BY THEO CLARKE, CFID DIRECTOR
On Tuesday 7th February, I met young people who volunteered overseas through the Government funded International Citizen Service (ICS) programme. 13 ICS volunteers came to Parliament to display their photographs shortlisted for the 2016 ICS photo competition, and talk about their experiences of taking the plunge and volunteering overseas.
The photo competition finds the very best of photos brought back by the thousands of ICS volunteers who return each year from working with some of the poorest communities around the world. Competition was fierce this year with more than 300 talented photographers from 22 countries submitting their favourite shots in the categories ‘Voice’, ‘Enterprise’, ‘People’, ‘Environment’ and ‘Education’. I heard from the volunteers that over 32,000 people visited the voting webpage to decide the shortlisted entries, which were displayed in Parliament, and will be showcased around the UK in 2017.
Among the volunteers at the exhibition was Lydia Daintith from West Lancashire, who snapped a beautiful shot of a local woman praying to the side during a church service in her host community.
“Religion is a big part of the Zimbabwean culture and this photo captures a raw, intimate moment between a woman and her creator,” said Lydia.
Also attending was Hayley Pang from South West Hertfordshire, who volunteered working with local entrepreneurs in Zanzibar to help grow their businesses, look at other ways to support their income and provide employment. In her picture are the three leaders of Mr Pili Pili, a chilli sauce start-up.
“Across the duration of the ICS placement, we have worked with a farmer group helping them to brand, produce, package and market some delicious chilli sauce they make with their own freshly grown produce. Before we left, we were sure to carefully select and hand over Mr Pili Pili to the farmers themselves. What a project to be part of!” said Hayley.
It was inspiring to meet the young and brilliant volunteers and hear about their experiences on the ICS programme. The volunteers are passionate advocates for the impressive work that British aid money is making possible in some of the poorest communities around the world.
All UK ICS volunteers live and work alongside young people from the countries where they are placed and contribute to programmes and projects that last longer than just the 12 weeks that they are in the country. ICS support means that a diverse range of UK young people can take the opportunity to fight poverty overseas, while also gaining indispensable skills as well as making a contribution to their own communities once they return. ICS volunteers are passionate about making positive change, and I urge young people to look it up and seriously consider applying.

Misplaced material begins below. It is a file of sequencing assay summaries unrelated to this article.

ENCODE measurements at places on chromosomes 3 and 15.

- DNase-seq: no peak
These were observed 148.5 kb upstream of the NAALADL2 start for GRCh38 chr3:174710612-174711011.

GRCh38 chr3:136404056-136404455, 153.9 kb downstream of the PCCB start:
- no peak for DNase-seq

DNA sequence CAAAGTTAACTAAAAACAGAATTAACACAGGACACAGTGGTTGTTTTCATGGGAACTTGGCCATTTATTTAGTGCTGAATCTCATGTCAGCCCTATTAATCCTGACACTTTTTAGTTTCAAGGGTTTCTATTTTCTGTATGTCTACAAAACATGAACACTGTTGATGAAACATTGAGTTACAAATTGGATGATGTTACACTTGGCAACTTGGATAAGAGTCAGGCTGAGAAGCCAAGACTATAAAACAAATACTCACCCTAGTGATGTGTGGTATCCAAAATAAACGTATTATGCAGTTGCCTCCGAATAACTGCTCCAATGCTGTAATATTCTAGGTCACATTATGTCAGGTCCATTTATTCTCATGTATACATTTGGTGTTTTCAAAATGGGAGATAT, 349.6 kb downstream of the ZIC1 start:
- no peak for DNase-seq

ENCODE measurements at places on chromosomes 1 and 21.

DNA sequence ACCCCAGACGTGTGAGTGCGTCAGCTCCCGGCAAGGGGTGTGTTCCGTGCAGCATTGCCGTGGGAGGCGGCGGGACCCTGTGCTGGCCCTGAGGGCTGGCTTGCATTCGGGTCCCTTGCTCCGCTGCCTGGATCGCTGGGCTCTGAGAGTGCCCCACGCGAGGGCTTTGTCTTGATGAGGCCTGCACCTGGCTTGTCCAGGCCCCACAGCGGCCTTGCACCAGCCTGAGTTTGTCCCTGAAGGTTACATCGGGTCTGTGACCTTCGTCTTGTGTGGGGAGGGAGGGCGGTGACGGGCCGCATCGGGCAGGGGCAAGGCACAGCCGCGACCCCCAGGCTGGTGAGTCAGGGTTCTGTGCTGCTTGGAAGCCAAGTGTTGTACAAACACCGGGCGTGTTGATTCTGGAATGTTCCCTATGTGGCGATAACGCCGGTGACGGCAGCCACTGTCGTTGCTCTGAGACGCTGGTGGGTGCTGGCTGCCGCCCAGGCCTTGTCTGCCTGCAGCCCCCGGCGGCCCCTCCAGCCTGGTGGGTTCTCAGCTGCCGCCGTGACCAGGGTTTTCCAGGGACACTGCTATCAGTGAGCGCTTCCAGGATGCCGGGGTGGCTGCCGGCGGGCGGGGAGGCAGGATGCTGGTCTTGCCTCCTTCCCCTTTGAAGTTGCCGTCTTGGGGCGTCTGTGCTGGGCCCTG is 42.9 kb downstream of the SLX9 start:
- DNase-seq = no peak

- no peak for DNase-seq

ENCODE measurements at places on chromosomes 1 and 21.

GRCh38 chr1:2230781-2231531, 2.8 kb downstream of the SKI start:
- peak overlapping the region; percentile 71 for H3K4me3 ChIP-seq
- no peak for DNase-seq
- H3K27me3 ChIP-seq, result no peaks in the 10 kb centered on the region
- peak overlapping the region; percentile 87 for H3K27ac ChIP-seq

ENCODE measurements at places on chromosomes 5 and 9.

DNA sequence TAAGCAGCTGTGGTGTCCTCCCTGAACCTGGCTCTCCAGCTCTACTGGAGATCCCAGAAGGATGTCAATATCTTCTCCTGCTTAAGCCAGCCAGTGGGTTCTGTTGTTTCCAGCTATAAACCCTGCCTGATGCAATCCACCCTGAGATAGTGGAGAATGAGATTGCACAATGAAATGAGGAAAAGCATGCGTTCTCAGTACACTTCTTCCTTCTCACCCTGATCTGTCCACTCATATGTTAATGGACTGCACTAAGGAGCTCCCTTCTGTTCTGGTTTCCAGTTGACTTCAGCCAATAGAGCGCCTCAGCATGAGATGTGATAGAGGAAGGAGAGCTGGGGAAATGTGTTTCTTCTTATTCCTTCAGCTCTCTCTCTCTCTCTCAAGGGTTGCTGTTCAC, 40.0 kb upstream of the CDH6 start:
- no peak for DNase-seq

ICS volunteers, aged 18-25, work on long-term projects that seek to help bring about an end to poverty in some of the poorest communities in the world. The scheme offers young people the chance to gain valuable new skills, whilst working on projects that make a genuine difference to the people they work with and their communities. Those aged 23-35 can also apply to be ICS team leaders.
The ICS scheme is funded by the UK Government, so young people don’t need cash, qualifications or work experience to take part, just the desire to make a difference to the lives of some of the world’s poorest communities. If accepted onto a placement, volunteers also commit to take part in an ‘Action at Home’ where they take part in, or organise an event or activity, where they directly contribute to their local communities.
Felicity Morgan, Director of ICS, said:
“It’s great to get the support of CFID and I couldn’t agree more that more young people should consider applying to volunteer abroad through the ICS programme. We’re passionate about supporting young people from across the UK and using their energy to tackle poverty overseas while also making a contribution to their communities back home. Our experience of working with young people shows they really can take on the big issues and make a difference in people’s lives.”
To find out more about ICS or to apply, visit www.volunteerics.org.
All of the shortlisted entries are online at: